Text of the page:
The East Tennessee History Center is a hidden gem in the middle of picturesque downtown Knoxville, making history something you can walk through, listen to, respond to.
After you pass by the well-appointed gift shop, you encounter an old-school cityscape from around the early 1900s, with a corner drug store, a dentist’s office, and an old trolley car that have all been restored to like-new freshness. The drug store teems with spooky-sounding cures like “black-draught,” “uromide,” and “yeast foam” displayed in period cases, with a soda counter and apothecary accessories. The dentist’s office is behind glass, but you can go up in the trolley car (it’s even handicap-accessible, though it probably wasn’t the first time it was in service.)
The main exhibit is to the left, with a video presentation to start. The history starts in, ahem, pre-history, with ancient artifacts which are a good companion to the permanent exhibit at the McClung Museum featuring “Sandy” and many other pieces from archaic times. In fact, the McClung, the E TN History Center, and the Knox County Archives are all under the umbrella of the East Tennessee Historical Society, also at 601 S. Gay Street. The permanent exhibit at the E TN History Center shows Cherokee history before and after Europeans moved in, Revolutionary history, the State of Franklin, the Southwest Territory (of which William Blount was the governor…Blount Mansion is another nearby historical attraction) and the origin of the Volunteer State name.
The War of 1812 era was a sad one in Tennessee history with the Trail of Tears occurring around the time Tennessee became a state. There are also exhibits on the Civil War, the rise of the “hillbilly” concept, Tennessee’s amazing craft and music traditions, TVA, civil rights, Oak Ridge, and the 1982 World’s Fair. Whew!
The whole thing is a little disorienting if viewed quickly. Plan to allow some meandering time to go from the past to the present. It’s presented as a whole, all in one direction, which is an unusual setup, but it does show progress all in one swoop. It’s not exhaustive or super-pretty, but it’s informative, clear, and concise, and totally not as boring as one might expect. It’s a good introduction to Tennessee history and a good refresher for those who haven’t been on a school field trip in a while.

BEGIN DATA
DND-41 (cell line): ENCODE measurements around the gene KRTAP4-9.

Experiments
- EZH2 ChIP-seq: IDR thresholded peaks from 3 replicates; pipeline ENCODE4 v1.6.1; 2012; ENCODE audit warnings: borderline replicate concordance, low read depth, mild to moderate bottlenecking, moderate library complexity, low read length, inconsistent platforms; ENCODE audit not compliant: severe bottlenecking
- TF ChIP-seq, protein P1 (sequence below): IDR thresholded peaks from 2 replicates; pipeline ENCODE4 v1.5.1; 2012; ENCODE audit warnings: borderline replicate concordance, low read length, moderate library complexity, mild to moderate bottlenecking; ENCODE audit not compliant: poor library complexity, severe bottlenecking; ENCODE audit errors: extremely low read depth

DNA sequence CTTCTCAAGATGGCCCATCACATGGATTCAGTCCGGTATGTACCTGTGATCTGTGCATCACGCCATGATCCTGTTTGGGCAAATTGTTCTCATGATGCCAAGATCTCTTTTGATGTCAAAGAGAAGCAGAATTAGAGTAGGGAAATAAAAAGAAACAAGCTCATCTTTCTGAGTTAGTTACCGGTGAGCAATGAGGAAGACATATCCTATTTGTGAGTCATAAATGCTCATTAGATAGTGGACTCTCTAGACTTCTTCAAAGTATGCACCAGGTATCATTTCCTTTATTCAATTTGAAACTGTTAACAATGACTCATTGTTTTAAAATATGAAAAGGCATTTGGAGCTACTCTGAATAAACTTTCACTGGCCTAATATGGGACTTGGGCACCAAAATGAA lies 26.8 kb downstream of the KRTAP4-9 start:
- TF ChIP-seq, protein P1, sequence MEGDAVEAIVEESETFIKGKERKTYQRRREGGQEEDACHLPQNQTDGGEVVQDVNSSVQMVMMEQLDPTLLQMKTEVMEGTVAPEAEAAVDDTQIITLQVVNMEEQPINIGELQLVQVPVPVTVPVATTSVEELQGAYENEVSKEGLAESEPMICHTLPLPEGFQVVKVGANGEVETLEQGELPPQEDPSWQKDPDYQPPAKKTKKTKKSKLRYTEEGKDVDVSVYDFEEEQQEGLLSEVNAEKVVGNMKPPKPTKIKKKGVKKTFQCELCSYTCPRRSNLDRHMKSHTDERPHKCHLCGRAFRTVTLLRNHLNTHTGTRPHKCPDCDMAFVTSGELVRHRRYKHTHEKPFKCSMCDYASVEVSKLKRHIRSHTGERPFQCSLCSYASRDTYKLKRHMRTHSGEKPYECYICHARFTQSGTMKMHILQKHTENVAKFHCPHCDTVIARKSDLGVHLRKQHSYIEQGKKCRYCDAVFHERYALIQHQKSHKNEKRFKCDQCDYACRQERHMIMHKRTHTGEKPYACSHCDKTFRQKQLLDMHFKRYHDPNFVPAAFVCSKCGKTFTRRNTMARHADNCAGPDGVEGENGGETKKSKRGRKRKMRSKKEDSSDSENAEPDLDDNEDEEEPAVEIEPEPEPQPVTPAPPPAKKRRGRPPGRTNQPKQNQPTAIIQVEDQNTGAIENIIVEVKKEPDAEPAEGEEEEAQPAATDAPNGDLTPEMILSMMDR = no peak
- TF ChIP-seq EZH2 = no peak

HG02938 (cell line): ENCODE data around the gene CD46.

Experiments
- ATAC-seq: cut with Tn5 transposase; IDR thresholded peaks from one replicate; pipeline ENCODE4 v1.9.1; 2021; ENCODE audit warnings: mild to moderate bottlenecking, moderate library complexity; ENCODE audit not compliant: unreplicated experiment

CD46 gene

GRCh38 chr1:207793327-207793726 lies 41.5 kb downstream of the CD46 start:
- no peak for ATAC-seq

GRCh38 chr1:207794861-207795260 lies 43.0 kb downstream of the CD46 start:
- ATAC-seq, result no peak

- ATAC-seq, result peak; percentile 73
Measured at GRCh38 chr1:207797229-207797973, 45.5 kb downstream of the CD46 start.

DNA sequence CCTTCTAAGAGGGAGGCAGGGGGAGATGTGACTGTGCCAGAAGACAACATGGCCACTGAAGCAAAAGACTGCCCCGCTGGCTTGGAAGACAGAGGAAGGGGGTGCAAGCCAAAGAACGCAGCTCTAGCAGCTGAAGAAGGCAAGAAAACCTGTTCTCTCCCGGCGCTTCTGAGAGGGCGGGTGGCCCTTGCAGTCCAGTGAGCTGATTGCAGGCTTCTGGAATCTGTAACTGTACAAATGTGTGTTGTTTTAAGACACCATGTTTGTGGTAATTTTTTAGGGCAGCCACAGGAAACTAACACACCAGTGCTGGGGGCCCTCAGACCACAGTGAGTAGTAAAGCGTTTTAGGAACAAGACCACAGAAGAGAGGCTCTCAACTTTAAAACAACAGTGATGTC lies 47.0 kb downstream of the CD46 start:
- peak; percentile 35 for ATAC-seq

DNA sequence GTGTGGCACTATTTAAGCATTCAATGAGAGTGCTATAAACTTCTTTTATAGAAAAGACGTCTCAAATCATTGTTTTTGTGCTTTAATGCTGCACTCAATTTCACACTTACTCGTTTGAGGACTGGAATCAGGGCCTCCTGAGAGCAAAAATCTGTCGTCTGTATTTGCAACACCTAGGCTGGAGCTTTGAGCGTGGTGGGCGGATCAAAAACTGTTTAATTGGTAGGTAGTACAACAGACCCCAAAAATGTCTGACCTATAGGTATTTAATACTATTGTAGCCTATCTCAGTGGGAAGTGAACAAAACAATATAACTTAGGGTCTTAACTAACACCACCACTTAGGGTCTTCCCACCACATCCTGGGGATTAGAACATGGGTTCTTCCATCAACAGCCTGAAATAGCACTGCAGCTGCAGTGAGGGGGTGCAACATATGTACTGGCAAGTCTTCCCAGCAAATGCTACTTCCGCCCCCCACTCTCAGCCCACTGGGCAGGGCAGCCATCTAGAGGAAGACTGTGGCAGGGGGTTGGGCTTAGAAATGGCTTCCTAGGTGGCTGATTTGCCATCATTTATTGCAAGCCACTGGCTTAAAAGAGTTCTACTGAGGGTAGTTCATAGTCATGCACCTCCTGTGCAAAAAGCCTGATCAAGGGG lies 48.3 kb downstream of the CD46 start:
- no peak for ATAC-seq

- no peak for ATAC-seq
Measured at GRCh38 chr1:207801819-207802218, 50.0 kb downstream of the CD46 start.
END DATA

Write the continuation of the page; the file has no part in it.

The Vanishing Appalachia exhibit is deeply affecting and certainly worth a visit before it goes. It features pictures by Don Dudenbostel, as well as wood carvings, paintings, recordings, and other historical items. It’s like a trip down memory lane…if that lane happens to be Clinton or Chapman Highway back about 25 years or so. There are shots of snake handlers, KKK rallies (including a full robe and a women’s mask), fighting cocks, old gas stations, mule skinners, and Mennonites. There are pictures of individuals, ranging from a young girl all the way to Popcorn Sutton. This is East Tennessee as it used to be, changing so fast it can barely be caught by a camera.
Appalachia is defined by its mountains, with hillbilly culture at odds with American society at large. Progress opens up isolated areas to a broader world view, and that’s not all bad, but it comes at the price of an easily-defined identity. Corn whiskey is being edged out by high-fructose corn syrup. Lives defined by place and agricultural traditions are being influenced by the internet, smart phones and factory farming, mega-churches and celebrity gossip. A bellyful of cold spring water is not enough of a joy in a world in which right and wrong are much more nebulous than they used to be.
The bitter ache of nostalgia creeps in along the edges of every picture, the clever defiance of East Tennessee getting ground down by the day. Sometimes these people were wrong, but they knew who they were, and conformity is a heavy burden to bear in a quickly changing world. This exhibit shows a time when things were easier to figure out, when insiders and outsiders were easier to tell apart. The ghosts are caught for posterity in these pictures, with no judgment on right or wrong, just a record of what was. It is unsentimental, unsettling, beautiful, and haunting.
This is what history, what arts and liberal arts education are supposed to be about. A record without editorialization, without advice or comments beyond what’s needed to put things in context. This exhibit provides plenty of information for you to make up your own mind about a difficult subject–what happens to a marginalized culture when it is brought into the center. There are no easy answers, and you’ll probably leave with more questions than when you came, but that’s what history’s good for.
Visit the website at http://easttnhistory.org
Admission is free on Sundays, which is probably the best time to go. Parking can be limited and expensive on weekdays, which is still a bit of an issue on weekends but at least you can park for free in city garages. Skip the one on Locust Avenue–it’s poorly designed and confusing. Walk a couple of extra blocks and park in the one by Market Square (probably best to go down Wall Street to reach it.) There are also parking lots and metered spaces nearby the museum if mobility is an issue, though price may be a factor. It’s easy to make a day of your trip to downtown Knoxville–maybe visit the Downtown Art Gallery at 106 S. Gay Street or go to Market Square, or hit a movie or other historical sites nearby (like Blount Mansion or James White Fort.) Check out this exhibit before it’s gone on October 3, and also check the site for lectures and special events.